Move over Teyva. Haskell Harelik has arrived in America and he likes it very much. Yes, he too is pushing a cart at the beginning of the show, but it’s a cart full of bananas and he isn’t pushing that cart at the end of the show.
“The Immigrant” at Seven Angels Theatre in Waterbury is a true story about Jews and Christians living together at the turn of the 20th Century and the story is specifically Haskell’s, as written by his very talented grandson, Mark Harelik, with music by Steven M. Alper and lyrics by Sarah Knapp. Haskell fled Czarist Russia in 1909, arrived in America by himself, and found welcome in Hamilton, Texas, a small rural Christian community. This musical is about the people who made America the great country that it is. It is as much about Christians and Christian traditions as it is about Jews and Jewish traditions. It is about generosity in a deep, meaningful, and uplifting way.
When a Christian couple offers Haskell a room in their home, the audience sees how generous Christians can be. When they found out that he was a Jew, they did not turn him away. People can and do come together even though they believe differently about religion and politics, as they do in this play. The trick is that it requires acceptance and an open mind.
At times, some women in the audience had tears trickling down their faces, especially when the women characters recalled their own family histories. Some of the men swallowed hard, especially when the babies were born. It is a very moving story without being sentimental. On the other hand, there are times when everyone in the theater couldn’t help but laugh out loud.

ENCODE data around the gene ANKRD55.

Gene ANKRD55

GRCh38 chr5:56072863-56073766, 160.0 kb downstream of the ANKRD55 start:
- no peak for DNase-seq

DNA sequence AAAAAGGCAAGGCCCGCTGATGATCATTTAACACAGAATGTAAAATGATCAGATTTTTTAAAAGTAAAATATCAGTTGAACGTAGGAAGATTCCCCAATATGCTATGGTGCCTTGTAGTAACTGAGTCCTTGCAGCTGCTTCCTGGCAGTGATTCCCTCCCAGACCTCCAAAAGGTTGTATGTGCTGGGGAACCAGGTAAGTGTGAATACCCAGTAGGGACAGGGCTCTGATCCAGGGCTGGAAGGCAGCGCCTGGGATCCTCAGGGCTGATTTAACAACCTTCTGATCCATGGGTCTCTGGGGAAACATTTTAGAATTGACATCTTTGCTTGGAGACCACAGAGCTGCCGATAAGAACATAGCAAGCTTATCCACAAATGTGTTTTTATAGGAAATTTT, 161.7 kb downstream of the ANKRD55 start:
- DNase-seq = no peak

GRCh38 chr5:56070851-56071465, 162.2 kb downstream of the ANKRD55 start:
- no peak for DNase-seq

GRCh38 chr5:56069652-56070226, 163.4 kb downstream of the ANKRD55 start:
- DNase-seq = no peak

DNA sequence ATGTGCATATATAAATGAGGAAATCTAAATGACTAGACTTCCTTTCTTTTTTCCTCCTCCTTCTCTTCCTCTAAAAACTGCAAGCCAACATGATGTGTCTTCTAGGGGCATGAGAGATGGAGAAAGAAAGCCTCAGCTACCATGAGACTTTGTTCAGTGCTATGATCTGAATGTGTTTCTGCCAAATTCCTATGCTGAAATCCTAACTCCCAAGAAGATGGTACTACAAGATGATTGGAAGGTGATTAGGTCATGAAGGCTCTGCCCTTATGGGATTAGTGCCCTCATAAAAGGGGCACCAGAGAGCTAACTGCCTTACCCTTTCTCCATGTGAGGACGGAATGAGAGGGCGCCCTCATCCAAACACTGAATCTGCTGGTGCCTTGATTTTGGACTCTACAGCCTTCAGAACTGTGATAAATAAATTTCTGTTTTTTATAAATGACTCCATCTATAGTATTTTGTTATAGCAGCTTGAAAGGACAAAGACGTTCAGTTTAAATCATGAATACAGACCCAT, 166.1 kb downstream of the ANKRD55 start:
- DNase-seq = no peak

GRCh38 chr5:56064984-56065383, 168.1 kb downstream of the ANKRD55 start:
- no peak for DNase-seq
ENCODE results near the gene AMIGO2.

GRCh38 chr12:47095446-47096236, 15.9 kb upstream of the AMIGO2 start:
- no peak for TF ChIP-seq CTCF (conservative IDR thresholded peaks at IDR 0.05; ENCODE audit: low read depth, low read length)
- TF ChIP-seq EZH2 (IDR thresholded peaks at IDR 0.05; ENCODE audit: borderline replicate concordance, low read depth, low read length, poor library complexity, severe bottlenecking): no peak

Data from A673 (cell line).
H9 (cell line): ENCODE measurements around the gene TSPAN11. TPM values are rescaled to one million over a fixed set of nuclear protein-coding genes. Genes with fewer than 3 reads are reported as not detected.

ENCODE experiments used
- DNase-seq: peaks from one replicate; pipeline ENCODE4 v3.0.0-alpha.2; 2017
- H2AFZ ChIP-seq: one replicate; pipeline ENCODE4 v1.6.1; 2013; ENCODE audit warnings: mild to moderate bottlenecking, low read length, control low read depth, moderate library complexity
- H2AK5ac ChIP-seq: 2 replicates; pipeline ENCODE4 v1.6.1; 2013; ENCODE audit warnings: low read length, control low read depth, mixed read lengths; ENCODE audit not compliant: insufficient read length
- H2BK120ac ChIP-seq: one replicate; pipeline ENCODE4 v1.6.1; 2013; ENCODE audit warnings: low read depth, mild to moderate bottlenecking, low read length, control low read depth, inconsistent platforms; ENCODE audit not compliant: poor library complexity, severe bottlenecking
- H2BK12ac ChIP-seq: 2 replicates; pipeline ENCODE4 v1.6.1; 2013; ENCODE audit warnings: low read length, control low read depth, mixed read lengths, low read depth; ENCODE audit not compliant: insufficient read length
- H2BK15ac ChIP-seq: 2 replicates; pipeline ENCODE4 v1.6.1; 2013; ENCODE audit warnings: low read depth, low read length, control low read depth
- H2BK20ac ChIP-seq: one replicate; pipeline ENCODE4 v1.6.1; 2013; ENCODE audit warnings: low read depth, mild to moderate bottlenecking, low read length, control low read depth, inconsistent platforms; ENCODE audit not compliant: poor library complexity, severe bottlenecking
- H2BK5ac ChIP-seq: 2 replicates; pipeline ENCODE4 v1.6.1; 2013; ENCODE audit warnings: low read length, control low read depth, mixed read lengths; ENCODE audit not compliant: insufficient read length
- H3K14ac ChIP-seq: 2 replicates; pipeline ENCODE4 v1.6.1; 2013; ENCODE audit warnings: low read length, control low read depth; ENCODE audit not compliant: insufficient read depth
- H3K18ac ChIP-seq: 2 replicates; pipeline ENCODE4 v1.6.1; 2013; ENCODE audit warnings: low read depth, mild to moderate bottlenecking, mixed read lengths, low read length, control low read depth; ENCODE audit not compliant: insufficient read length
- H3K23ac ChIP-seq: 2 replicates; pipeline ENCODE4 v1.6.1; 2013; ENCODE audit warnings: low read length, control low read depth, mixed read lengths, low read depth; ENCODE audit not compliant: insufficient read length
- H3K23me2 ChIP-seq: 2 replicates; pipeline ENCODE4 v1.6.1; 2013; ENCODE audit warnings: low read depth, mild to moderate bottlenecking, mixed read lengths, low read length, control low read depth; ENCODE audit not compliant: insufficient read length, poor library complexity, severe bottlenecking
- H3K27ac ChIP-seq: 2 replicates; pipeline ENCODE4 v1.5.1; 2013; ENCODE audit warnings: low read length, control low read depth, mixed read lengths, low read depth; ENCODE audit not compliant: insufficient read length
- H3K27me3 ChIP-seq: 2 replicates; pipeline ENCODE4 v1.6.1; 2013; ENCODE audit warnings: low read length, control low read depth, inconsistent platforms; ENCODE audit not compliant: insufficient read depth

While the music is truly fine, the voices are sensational. They are pitch perfect, clear as a bell, and so rich that it’s worth the price of the ticket just to hear them sing.
However, this four-member Equity cast has a lot more to give than just their remarkable voices. Each performance sets the bar for anyone else attempting to play these roles.
Max Bisantz plays Haskell with as much charm as sincerity. In the playbill, he thanks his family “both Yids and goys alike.” Evidently, Haskell’s family practiced what it preached. Sarah Knapp, who wrote the beautiful lyrics for this show, actually performs the role of Ima, a devoted Christian woman. No wonder Knapp’s heart and soul are in her performance. Knapp’s real life husband, Steven M. Alper, composed and orchestrated the music for this show and is the musical director for this production. It doesn’t get much better than this.
Paul Blankenship plays Milton, Ima’s husband, a banker who does not go to church, but is more than generous in spirit. Rita Markova plays Haskell’s wife Leah, as fragile as fine crystal, but when push comes to shove as strong as a mother hen.
While the lights designed by Joyce Liao, the sound design by Matthew Martin, and the costumes perfectly designed by Jimmy Johansmeyer all deserve high praise, no one deserves it more than Semina DeLaurentis who directed this show with precision, inspiration, and skill.
If you liked “Fiddler on the Roof,” then you’ll love “The Immigrant: An American Musical.” If your ancestors were immigrants, then you’ll also love this musical. In other words, this is a musical for everyone. Playing through April 21, don’t miss this one. Box office: 203-757-4676.
Joanne Greco Rochman is an active member in The American Theatre Critics Association, and covers art and culture in a blog for CBS and CBS-CT. She welcomes comments. Contact: firstname.lastname@example.org.